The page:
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Greenwood Ob/Gyn | 106 Liner Dr. | Greenwood, SC 29646 | (864) 227-6371

Vaginal Birth After Cesarean (VBAC)

What is a vaginal birth after cesarean delivery? — A vaginal birth after cesarean delivery is when a woman gives birth to a baby through her vagina after she had a baby by c-section in the past. A c-section, also called a "cesarean delivery," is surgery to get a baby out of a woman's uterus. A vaginal birth after cesarean delivery is called a "VBAC" for short.

 

Years ago, doctors thought that after a woman had one c-section, she had to deliver all her other babies by c-section. That's because the uterus is cut open during a c-section. Even though the cut is stitched up and heals, doctors worried that the original cut could open up again when the woman went into labor. Doctors now know that this rarely happens. Many women can safely have a vaginal delivery after a c-section.

 

These days, a woman who had a c-section in the past usually has a choice about how she will deliver her other babies. She can either:

●Try to go through labor and have a vaginal delivery – Doctors call this a trial of labor after cesarean, called "TOLAC" for short. A trial of labor might work and end with a VBAC. But sometimes it doesn't work, and the woman needs another c-section to deliver her baby.

 

●Plan to have another c-section before labor starts

 

What are the benefits of a VBAC? — The benefits of a VBAC include:

●A shorter stay in the hospital after giving birth

 

●Less pain and a shorter recovery time (usually)

 

●Fewer problems after the delivery – Women who have a c-section have a higher chance of getting a fever, infection, blood clot in the legs, or needing blood.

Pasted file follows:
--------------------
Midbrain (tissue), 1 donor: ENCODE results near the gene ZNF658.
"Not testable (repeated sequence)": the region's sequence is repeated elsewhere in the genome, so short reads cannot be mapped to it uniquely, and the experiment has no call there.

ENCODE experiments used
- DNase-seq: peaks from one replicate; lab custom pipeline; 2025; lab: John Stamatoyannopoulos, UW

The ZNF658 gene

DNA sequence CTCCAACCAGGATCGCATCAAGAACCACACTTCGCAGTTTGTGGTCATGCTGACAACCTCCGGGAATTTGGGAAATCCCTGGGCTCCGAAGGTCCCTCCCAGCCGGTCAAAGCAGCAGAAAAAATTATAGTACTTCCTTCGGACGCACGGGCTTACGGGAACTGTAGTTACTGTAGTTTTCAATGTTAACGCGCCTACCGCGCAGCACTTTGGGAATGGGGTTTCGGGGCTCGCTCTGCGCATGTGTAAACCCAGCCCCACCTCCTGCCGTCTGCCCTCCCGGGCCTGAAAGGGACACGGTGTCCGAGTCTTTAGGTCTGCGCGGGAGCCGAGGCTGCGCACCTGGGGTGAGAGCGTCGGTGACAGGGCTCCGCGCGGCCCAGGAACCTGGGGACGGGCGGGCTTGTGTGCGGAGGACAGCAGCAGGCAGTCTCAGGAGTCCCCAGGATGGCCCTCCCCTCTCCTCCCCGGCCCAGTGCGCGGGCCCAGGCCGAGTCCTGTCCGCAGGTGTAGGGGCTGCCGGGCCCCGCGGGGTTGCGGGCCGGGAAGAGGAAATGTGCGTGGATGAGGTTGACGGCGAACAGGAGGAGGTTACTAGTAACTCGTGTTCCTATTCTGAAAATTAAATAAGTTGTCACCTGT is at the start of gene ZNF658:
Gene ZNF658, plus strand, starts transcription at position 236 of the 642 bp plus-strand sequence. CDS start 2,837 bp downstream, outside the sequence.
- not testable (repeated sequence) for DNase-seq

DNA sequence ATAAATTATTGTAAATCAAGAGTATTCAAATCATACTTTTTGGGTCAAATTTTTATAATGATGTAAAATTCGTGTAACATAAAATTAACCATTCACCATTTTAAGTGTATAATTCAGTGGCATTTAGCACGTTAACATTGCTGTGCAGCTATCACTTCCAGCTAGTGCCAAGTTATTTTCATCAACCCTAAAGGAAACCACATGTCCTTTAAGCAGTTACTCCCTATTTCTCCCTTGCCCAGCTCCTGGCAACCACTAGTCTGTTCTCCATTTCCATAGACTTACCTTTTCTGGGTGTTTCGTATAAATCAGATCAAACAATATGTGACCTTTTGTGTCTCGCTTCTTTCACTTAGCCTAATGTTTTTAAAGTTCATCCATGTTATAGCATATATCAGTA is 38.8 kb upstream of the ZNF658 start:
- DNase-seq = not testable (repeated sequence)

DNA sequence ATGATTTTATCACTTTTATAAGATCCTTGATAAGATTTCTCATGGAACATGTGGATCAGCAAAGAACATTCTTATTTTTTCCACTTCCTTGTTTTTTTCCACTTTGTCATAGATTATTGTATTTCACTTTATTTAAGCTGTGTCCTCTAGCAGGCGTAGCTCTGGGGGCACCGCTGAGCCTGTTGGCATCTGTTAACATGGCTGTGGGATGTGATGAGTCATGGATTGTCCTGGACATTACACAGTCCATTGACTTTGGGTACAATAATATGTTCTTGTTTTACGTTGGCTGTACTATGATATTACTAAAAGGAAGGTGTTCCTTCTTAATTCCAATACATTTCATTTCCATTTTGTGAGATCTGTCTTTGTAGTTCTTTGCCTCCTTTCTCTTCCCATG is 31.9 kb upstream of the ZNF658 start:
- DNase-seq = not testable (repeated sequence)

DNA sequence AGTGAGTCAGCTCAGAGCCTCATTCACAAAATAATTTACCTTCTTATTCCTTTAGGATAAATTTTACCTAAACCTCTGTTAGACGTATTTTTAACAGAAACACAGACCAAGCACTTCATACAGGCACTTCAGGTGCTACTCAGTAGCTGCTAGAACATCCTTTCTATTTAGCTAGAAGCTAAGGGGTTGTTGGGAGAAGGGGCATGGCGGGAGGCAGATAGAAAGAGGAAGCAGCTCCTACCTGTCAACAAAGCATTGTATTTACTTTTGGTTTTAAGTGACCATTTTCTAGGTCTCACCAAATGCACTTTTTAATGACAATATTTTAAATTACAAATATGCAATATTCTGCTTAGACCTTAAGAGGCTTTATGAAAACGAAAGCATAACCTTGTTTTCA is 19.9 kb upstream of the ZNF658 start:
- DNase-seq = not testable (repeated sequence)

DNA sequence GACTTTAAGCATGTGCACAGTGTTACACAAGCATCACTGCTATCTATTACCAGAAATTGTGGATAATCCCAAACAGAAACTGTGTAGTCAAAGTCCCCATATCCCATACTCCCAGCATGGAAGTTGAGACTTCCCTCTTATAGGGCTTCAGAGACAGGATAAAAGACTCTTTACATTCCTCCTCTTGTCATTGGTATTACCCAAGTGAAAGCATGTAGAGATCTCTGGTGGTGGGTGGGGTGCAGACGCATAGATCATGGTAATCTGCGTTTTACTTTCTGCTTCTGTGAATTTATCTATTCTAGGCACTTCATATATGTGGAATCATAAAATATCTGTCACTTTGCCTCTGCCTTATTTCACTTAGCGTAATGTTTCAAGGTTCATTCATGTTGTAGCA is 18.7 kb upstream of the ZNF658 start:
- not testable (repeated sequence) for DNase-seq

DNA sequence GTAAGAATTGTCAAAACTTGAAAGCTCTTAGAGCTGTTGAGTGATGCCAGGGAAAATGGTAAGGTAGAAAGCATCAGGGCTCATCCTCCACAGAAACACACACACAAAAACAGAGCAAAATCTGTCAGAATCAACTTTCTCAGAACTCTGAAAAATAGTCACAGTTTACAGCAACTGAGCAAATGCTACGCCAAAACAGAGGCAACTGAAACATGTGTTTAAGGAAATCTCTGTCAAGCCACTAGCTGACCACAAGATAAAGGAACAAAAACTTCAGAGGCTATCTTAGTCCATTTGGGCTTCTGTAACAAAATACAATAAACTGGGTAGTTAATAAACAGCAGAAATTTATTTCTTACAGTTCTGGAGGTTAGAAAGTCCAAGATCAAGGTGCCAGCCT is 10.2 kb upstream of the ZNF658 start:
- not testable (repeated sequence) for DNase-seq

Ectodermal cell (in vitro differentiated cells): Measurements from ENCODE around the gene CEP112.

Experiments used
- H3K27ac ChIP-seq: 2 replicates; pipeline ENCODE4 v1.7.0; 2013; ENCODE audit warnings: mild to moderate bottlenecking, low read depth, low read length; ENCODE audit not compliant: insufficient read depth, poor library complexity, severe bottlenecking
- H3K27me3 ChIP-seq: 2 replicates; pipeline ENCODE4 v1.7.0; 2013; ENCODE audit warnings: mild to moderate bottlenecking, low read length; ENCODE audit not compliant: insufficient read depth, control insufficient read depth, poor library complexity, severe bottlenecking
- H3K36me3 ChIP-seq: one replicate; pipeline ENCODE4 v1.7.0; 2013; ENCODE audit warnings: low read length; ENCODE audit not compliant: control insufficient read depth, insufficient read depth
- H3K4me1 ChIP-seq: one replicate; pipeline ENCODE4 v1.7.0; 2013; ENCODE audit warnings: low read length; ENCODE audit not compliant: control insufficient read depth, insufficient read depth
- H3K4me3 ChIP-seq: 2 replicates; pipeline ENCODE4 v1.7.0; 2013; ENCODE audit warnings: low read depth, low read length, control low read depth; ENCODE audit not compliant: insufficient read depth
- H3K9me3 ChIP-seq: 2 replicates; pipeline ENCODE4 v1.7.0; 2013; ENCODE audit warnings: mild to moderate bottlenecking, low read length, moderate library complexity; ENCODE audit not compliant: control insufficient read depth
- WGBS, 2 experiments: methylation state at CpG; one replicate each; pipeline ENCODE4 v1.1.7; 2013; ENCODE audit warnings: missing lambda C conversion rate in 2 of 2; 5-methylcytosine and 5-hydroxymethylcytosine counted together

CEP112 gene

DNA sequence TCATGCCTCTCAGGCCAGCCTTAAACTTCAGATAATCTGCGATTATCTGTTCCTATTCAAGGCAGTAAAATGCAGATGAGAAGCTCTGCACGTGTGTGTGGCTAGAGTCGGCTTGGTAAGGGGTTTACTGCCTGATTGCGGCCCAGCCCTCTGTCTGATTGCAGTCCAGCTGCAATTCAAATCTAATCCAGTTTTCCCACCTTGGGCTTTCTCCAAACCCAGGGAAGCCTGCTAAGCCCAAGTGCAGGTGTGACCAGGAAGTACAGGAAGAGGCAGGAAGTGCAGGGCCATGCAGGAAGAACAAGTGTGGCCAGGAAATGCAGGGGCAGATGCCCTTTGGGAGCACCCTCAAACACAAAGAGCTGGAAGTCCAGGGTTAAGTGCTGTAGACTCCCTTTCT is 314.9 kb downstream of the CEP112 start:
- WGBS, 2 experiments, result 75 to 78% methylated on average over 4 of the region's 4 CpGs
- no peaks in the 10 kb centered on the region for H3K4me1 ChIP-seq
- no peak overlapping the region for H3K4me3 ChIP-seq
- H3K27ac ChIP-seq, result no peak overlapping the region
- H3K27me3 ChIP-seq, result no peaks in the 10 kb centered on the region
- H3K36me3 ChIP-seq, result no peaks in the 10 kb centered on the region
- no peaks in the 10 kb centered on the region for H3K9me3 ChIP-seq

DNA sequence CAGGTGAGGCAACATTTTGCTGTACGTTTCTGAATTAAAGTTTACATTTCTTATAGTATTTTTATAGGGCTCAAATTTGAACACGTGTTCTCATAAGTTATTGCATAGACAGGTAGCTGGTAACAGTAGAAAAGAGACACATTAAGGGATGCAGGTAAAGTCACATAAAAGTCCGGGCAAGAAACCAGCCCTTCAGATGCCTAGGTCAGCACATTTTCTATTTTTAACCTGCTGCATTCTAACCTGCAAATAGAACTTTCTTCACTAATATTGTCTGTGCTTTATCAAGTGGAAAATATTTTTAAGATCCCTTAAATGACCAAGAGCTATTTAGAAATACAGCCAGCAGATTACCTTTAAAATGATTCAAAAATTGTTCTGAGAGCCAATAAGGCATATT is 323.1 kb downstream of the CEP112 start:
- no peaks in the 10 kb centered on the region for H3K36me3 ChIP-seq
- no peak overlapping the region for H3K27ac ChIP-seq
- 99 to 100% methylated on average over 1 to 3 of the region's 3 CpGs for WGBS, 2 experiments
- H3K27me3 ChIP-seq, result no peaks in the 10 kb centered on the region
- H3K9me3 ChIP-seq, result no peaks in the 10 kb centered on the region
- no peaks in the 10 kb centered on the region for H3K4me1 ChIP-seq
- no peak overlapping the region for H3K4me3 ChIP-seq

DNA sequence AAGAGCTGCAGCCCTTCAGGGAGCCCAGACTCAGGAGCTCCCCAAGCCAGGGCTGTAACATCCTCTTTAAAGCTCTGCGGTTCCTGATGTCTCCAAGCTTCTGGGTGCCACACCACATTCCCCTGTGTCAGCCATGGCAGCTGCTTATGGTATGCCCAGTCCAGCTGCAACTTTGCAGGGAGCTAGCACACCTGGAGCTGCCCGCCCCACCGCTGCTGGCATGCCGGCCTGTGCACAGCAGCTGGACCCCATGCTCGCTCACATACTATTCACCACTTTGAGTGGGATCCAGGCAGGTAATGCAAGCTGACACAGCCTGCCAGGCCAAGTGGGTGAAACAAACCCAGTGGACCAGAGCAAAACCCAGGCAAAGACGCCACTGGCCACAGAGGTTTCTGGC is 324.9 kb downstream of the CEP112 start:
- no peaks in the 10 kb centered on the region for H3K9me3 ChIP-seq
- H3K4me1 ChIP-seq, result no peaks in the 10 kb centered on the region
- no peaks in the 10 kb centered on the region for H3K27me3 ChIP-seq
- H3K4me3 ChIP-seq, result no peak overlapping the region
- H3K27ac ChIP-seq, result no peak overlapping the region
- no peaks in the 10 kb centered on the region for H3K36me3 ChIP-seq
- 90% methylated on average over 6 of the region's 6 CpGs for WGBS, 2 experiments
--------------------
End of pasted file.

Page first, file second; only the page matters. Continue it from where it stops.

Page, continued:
What problems might happen with a trial of labor? — Different problems can happen with a trial of labor. But the problem doctors and midwives worry about most is the uterus tearing. This is an emergency. The mother and baby can be harmed if this happens. If it happens, a c-section needs to be done right away to deliver the baby and fix the tear. The risk of the uterus tearing after one cesarean is <1%.

 

Sometimes a trial of labor doesn't work. The labor might not progress normally and the baby might need to be delivered by c-section anyway. This can be upsetting and stressful for a woman.

 

What if I want to try and have a VBAC? — If you want to try and have a VBAC, let your doctor know. Based on your individual situation, he or she will help you decide whether a trial of labor is a good choice for you.

In general, a trial of labor has the highest chance of working when:

●A woman had a vaginal delivery in the past (in addition to having a c-section).

 

●The first c-section was done because the baby was in a breech position. A breech position is when a baby's legs or buttocks (and not head) are closest to the vagina.

 

For some women, a trial of labor is not recommended. This happens when:

●The uterus was not cut open in the usual way during the previous c-section.

●The woman had many c-sections.

●A vaginal birth isn't safe for the mother or baby.

 

Plus, your doctor will only let you have a trial of labor in a hospital or center where a c-section could be done right away if needed.

Content adapted from UpToDate Patient Information.